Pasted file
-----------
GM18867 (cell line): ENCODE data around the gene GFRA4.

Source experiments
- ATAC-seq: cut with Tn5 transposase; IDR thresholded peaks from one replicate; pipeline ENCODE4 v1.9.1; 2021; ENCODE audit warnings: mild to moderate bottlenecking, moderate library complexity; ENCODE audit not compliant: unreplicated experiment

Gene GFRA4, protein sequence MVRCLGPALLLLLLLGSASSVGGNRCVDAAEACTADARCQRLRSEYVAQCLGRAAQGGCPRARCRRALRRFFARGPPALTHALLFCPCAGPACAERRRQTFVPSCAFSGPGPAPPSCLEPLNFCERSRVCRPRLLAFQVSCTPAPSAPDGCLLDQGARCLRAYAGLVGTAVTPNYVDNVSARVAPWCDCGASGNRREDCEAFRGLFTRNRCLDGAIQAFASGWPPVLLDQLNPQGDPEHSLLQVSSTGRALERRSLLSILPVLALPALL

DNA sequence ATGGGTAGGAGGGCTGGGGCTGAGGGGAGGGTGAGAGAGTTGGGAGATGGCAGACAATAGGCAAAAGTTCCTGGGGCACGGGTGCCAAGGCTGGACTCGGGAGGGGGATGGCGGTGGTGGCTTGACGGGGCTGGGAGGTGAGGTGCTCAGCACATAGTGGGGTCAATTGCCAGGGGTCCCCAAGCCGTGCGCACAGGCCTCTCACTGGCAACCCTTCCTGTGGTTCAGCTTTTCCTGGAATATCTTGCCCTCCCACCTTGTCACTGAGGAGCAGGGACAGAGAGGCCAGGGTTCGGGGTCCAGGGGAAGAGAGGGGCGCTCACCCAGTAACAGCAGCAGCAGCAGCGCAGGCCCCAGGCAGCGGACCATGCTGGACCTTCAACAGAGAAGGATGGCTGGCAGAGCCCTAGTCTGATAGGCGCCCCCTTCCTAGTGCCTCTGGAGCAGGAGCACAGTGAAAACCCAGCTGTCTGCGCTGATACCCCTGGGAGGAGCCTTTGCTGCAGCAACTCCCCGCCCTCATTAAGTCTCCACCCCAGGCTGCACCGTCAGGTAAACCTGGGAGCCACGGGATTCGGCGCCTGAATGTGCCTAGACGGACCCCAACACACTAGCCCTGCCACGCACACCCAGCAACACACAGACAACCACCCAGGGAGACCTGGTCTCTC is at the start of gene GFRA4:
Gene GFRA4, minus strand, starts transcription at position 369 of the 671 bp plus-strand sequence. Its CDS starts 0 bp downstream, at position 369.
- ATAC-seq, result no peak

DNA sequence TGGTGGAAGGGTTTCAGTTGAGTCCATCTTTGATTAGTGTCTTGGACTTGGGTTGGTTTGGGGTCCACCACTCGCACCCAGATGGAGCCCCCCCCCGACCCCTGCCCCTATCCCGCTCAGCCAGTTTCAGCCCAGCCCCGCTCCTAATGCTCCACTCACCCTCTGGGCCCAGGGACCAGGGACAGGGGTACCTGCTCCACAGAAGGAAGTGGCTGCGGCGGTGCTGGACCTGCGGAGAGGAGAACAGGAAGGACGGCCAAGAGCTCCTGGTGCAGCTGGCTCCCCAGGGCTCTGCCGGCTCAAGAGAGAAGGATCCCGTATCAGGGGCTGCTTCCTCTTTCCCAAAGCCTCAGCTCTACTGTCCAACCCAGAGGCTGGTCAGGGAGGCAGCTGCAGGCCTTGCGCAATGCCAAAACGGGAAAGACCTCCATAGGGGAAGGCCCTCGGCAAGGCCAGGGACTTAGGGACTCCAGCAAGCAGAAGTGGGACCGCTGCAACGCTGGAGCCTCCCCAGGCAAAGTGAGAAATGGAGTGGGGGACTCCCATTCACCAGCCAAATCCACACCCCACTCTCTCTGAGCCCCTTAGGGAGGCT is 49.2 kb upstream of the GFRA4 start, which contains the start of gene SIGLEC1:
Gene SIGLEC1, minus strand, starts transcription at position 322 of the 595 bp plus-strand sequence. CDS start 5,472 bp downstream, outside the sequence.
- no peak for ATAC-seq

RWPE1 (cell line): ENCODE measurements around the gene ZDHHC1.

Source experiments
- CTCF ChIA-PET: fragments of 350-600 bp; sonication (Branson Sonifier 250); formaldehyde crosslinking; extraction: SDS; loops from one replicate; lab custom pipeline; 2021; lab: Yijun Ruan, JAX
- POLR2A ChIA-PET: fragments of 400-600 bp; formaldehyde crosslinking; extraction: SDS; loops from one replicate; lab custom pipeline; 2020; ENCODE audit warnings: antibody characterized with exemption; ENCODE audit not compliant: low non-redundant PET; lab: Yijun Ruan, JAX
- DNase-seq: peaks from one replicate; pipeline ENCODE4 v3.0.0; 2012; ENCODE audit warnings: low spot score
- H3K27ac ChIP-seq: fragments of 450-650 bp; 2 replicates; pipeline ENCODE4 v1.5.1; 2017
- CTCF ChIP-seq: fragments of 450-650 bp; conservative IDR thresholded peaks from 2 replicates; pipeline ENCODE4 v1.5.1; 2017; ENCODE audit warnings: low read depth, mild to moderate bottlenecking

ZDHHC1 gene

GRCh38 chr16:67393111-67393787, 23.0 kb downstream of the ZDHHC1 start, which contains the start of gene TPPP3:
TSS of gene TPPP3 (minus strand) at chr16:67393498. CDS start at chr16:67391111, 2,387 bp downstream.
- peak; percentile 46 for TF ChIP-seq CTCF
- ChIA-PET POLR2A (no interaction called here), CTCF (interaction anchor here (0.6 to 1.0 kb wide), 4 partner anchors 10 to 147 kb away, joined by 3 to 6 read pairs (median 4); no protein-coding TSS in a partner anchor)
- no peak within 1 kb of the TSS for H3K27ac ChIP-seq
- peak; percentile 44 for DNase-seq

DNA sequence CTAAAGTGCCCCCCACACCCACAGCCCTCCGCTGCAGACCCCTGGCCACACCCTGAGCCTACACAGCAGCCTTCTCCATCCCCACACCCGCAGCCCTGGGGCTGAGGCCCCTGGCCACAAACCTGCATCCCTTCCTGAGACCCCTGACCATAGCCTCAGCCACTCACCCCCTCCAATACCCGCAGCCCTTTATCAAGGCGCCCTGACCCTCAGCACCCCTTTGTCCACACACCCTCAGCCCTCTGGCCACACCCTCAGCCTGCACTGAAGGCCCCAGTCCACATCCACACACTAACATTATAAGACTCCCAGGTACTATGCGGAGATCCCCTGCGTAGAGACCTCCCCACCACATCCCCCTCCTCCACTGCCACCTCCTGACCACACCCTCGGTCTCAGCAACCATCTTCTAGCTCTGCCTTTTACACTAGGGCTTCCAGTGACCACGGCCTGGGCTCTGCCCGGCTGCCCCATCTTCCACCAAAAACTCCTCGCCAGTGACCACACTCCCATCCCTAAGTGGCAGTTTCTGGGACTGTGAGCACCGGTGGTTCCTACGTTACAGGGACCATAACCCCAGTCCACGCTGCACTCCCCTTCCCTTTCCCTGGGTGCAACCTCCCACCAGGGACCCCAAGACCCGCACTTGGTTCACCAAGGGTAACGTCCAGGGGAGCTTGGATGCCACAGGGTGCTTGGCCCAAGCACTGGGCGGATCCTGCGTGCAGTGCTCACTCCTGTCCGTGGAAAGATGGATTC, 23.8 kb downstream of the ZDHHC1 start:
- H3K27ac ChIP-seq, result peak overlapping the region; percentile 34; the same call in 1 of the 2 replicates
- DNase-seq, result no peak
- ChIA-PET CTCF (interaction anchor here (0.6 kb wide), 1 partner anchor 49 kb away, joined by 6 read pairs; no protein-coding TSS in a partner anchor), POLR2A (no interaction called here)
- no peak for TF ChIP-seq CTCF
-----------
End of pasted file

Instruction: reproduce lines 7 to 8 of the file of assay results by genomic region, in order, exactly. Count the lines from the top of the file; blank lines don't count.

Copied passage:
- ATAC-seq, result no peak

DNA sequence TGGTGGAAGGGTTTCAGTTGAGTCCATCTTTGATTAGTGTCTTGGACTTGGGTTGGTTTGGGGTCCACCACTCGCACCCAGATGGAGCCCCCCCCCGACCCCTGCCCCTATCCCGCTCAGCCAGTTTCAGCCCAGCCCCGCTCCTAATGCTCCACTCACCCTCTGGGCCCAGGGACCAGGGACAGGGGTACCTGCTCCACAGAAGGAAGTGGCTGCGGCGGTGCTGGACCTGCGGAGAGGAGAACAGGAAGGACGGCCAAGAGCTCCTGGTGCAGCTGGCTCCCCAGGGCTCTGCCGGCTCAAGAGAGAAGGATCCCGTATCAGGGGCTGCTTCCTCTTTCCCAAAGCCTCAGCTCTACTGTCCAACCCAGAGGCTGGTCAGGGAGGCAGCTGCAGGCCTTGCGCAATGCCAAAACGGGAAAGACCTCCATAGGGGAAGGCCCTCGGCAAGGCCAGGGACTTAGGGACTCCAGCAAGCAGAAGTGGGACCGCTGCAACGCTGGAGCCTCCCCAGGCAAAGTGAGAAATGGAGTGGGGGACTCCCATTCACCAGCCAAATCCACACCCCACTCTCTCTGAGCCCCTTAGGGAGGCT is 49.2 kb upstream of the GFRA4 start, which contains the start of gene SIGLEC1: